Do You Put a Comma After “Regards” in an Email?

Rule 1: Put a comma after “regards” when you use it alone for closing an email.

  • Correct:
  • Best regards,
  • Stephen
  • Incorrect:
  • Best regards
  • Stephen

Rule 2: You should always put a comma after “regards” when it appears at the end of a clause.

  • Correct: Give him my best regards, and I was hoping you could tell him I will be in touch soon.
  • Incorrect: Give him my best regards and I was hoping you could tell him I will be in touch soon.

Rule 3: Do not put a comma with “regards” when it appears in the middle of a sentence and the word “to” follows it.

  • Correct: Please give my regards to your family.
  • Incorrect: Please give my regards, to your family.

Do you want to know more? Keep reading the rest of the article to learn more about how you should use commas with “regards.”

Rest assured that our examples will clear out any doubts you may have!

When to Use a Comma After “Regards”

If you want to know when to put a comma after “regards,” you should refer to Rule 1 and Rule 2.

Rule 1: Use a comma after “regards” when you use it as a single word, followed by a name or signature, to end a letter or email.

In British English, the terms “kind regards” and “best regards” are slightly more emphatic ways of ending a correspondence than simply using “regards.”

However, the comma rule functions the same for these variations.

This is how the end of a letter should look when you include “regards:”

  • Kind regards,
  • John Harrington
  • Best regards,
  • Peter Boothroyd

If you want to see an email example using “regards,” here you go:

Hello Team,

I hope this email finds you well.

Based on our recent discussions, there are a few changes we need to make

I’ve attached the revised timeline for everyone’s reference. Please review it and let’s discuss any concerns in our team meeting tomorrow.

Thanks for your understanding and continued hard work on this project.

Ben Simons

One last note is that on letters, a written signature is often added in addition to the printed name.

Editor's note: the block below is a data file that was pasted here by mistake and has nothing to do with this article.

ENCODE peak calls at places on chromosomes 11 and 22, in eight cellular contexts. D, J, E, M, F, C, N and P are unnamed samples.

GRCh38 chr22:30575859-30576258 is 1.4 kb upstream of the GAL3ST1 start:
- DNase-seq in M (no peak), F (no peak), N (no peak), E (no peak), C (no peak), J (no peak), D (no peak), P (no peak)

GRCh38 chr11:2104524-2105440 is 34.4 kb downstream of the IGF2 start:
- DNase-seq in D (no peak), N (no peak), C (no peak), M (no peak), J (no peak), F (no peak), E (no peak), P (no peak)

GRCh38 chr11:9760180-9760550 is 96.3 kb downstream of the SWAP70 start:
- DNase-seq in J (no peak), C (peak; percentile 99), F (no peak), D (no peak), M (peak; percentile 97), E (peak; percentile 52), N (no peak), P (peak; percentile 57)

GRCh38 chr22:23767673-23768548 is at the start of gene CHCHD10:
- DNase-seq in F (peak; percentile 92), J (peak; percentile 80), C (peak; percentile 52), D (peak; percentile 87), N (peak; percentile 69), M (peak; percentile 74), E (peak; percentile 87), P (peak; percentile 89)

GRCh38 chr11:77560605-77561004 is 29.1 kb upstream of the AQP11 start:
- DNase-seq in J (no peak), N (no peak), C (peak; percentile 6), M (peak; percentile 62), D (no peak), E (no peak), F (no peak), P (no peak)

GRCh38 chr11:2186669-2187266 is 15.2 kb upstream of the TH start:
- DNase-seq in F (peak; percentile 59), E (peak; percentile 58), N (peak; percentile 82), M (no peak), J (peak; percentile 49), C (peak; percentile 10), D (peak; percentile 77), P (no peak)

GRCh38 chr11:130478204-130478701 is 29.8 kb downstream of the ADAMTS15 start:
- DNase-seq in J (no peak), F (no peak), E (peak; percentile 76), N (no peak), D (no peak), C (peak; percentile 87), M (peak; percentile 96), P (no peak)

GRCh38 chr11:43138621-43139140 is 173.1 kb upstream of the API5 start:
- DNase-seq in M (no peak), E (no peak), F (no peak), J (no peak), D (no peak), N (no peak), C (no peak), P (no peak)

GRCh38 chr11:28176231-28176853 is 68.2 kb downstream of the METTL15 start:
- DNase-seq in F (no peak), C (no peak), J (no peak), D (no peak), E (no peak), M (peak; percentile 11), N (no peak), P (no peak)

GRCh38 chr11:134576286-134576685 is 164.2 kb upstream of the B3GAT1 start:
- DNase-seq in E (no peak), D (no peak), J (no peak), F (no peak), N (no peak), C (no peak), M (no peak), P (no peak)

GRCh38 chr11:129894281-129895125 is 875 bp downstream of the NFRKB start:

Rule 2: Use a comma after “regards” when it is the final word in a clause.

In these circumstances, conjunctions such as “and/but/or” usually follow the word “regards.”

  • Please give John my regards, and could you ask him what time we should meet on Friday?
  • I am sending my best regards, but I don’t think you will read this message before your birthday.

An exception to this rule is when the second clause is dependent. On these occasions, it is not necessary for you to put a comma after “regards.”

  • Please give your family my best regards and tell them I will see them soon.

When to Avoid a Comma After “Regards”

Rule 3 explains when you shouldn’t be using a comma after the word “regards.”

Rule 3: You shouldn’t use a comma after “regards” when you insert it in the middle of a sentence.

Usually, the word “to” follows “regards” mid-sentence to indicate to whom you are sending the regards.

Here are some example sentences that you can review to understand more about when you exclude the comma:

  • Could you give my regards to your parents?
  • She sends her warm regards to you and everyone at the company.
  • Next time you see him, please pass on my regards to your brother.
  • She was in a hurry, so she asked me to convey her regards to the team.
  • When you meet them at the conference, extend my regards to our overseas clients.
  • He couldn’t come to the phone but left his regards to your family.
  • At the end of our call, she wanted me to relay her regards to the entire committee.
  • I bumped into Jane yesterday, and she asked me to give her regards to you.

So, just remember that if “regards” is followed by the word “to,” you should never include a comma.

That’s all you need to know. Have a look at our conclusion that sums up all the rules.


When you use “regards” at the end of an email or letter, and a name follows it, you should put a comma. In contrast, when you use “regards” in the middle of a sentence, you should not put a comma unless it is the final word in a clause.